Gun control advocates have renewed a longstanding plan to have the Federal Trade Commission (which regulates commercial speech) punish firearms manufacturers for how they advertise firearms. A petition filed with the FTC by several large firearm prohibition organizations claims that any suggestion firearms provide protection to their owners or make their homes safer is tantamount to false advertising. The petition also suggests that the use of patriotic, militaristic, or macho images and languages in firearm advertising – the same themes used to sell everything from beer to vehicles to sun glasses – is deliberately being used to appeal to insurrectionists and mass shooters.
While both accusations are so outlandish as to defy serious rebuttal – even the CDC has substantiated the pervasive reality of defensive gun use against crime – it remains to be seen if the FTC will nevertheless take the bait. Anti-gun members of Congress certainly have and recently held a hearing to try to give impetus to this political narrative of “illegal” firearm advertising.
Fortunately, the “social utility” of firearms isn’t up to some unelected bureaucrats at the FTC or any other federal agency. Any argument over the utility of arms for self-defense was settled in 1791 when their use for defensive purposes was enshrined in the constitution.
As Justice Alito put it in his concurring opinion in the recently decided Supreme Court case NYSRPA v. Bruen: “Today, unfortunately, many Americans have good reason to fear that they will be victimized if they are unable to protect themselves. And today, no less than in 1791, the Second Amendment guarantees their right to do so.”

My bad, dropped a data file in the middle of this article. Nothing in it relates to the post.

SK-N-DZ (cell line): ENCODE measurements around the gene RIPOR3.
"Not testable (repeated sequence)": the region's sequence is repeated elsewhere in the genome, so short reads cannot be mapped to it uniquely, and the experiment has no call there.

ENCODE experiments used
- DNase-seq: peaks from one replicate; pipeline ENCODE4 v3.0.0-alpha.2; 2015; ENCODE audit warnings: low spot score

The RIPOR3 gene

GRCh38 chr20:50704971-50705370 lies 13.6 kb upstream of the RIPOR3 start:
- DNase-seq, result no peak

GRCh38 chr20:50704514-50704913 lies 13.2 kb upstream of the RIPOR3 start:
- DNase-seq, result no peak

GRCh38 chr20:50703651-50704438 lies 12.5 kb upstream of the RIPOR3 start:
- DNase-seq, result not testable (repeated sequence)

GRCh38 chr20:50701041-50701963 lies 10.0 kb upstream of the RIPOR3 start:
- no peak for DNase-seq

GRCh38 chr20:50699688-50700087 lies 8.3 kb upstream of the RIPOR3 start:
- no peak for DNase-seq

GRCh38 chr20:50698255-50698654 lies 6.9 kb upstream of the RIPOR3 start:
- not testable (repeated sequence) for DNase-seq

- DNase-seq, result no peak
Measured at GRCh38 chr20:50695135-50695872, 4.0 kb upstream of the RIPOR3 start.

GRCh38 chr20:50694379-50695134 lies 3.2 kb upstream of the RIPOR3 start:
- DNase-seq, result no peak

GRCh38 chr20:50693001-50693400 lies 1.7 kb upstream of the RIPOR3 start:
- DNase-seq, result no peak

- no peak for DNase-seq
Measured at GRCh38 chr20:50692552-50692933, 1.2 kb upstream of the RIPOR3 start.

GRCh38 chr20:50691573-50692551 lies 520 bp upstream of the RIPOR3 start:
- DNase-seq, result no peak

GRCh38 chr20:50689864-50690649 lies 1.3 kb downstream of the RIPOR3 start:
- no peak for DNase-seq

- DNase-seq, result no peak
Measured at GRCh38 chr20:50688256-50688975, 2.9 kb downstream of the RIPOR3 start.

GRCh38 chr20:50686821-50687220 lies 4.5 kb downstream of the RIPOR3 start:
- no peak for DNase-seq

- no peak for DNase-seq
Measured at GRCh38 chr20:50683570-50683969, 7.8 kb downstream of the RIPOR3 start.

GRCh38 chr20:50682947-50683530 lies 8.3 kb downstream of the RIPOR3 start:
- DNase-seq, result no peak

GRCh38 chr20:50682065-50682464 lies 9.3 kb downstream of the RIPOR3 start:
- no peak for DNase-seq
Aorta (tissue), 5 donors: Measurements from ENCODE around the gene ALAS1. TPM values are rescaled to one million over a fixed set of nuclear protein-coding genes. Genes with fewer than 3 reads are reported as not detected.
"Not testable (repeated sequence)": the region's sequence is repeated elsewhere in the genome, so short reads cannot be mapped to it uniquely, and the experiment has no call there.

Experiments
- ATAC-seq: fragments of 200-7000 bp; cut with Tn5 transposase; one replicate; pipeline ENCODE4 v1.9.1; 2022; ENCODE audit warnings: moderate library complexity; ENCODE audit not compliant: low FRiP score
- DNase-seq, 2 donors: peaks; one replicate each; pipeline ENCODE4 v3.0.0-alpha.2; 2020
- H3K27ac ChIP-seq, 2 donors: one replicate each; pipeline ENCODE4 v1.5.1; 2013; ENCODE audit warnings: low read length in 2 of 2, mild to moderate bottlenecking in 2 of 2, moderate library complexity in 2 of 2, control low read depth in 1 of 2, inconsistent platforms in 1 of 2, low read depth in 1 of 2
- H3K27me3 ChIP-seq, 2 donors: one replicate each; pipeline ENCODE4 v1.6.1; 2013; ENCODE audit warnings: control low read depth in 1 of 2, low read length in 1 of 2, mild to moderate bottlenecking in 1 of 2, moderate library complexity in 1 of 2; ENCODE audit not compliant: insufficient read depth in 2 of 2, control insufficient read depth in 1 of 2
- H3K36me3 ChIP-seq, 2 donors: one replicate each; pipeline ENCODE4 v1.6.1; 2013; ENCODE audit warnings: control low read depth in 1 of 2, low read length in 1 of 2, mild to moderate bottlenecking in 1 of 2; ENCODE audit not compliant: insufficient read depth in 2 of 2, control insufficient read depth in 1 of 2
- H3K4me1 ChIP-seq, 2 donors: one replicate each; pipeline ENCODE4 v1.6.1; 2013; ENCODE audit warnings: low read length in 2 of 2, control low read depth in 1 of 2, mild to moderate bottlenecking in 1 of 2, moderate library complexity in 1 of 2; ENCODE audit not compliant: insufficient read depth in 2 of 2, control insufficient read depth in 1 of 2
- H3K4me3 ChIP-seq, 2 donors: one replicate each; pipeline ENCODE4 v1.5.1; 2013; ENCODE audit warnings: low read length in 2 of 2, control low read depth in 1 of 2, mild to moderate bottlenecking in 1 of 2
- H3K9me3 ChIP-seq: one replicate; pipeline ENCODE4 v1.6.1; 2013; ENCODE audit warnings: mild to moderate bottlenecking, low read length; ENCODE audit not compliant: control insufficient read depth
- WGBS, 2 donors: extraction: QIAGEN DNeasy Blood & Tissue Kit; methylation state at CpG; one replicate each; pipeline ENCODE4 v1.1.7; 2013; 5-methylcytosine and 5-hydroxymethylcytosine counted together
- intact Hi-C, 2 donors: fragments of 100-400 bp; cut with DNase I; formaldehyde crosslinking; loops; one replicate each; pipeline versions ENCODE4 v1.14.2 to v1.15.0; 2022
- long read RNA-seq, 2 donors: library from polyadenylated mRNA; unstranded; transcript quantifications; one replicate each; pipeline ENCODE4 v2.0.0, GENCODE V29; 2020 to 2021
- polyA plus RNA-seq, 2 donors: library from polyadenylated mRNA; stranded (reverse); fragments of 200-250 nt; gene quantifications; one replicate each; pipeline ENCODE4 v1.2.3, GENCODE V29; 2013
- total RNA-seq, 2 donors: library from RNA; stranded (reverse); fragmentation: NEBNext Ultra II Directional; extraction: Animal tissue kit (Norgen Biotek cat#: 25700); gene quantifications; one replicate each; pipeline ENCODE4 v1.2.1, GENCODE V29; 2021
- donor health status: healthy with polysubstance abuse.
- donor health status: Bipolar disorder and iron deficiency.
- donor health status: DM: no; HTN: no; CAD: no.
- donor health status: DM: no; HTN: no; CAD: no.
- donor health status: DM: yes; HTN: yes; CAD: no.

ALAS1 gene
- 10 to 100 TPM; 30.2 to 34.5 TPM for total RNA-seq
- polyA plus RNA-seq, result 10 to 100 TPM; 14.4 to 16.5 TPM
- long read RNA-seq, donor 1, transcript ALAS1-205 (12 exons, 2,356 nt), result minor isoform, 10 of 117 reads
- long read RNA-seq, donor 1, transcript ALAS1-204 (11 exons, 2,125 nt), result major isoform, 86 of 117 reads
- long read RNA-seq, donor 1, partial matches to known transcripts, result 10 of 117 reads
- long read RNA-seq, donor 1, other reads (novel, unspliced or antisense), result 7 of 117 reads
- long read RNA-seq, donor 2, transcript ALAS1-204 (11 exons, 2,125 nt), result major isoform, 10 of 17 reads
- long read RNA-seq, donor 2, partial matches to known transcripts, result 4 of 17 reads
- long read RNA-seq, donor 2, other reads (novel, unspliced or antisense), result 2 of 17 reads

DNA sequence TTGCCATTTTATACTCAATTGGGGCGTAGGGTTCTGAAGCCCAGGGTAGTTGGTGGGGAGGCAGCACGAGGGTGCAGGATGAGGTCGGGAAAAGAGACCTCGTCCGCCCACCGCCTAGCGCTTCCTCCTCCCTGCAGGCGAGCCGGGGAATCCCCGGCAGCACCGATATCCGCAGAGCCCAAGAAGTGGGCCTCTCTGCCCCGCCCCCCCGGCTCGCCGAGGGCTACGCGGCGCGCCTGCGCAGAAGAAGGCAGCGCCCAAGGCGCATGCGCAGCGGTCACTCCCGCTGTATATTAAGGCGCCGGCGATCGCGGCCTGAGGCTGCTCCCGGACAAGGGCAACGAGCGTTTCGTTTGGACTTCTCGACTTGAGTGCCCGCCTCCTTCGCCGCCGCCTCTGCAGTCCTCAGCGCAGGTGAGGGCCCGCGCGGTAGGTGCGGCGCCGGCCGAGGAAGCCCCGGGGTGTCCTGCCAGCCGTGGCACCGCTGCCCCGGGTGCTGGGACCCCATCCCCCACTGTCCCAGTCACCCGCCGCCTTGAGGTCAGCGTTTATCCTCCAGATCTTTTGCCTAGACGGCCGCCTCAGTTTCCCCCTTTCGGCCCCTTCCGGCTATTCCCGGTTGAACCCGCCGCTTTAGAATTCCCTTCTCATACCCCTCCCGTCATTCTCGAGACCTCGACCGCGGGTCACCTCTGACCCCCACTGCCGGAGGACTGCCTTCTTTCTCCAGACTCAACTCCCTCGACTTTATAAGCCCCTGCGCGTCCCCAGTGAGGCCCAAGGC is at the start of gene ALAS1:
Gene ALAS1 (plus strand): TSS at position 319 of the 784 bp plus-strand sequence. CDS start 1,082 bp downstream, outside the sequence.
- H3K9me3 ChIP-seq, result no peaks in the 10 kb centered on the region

It takes a very tortured reading of the First and Second Amendments to conclude that the Second guarantees the right of Americans to protect themselves from victimization, but the First doesn’t protect the right of firearm manufactures to tell law-abiding Americans about their right to do so.
This isn’t the first time that anti-gun extremists have sought to limit the speech of firearm industry members. In 1996, the organization then known as Handgun Control Inc., petitioned the FTC on essentially identical grounds. The petition then, as now, sought to achieve through the unelected federal bureaucracy what gun control groups could not achieve through Congress: shutting down the American firearm industry.
This desperate move by anti-gun groups has not more merit than it did over 25 years ago. Unfortunately, this time these groups are relying on their faith that the Biden Administration will ignore the rule of law and the Constitution to act on their petition. This is just one more reason that it’s extremely important that all gun owners vote this November to put a stop to this administration’s extreme gun control polices.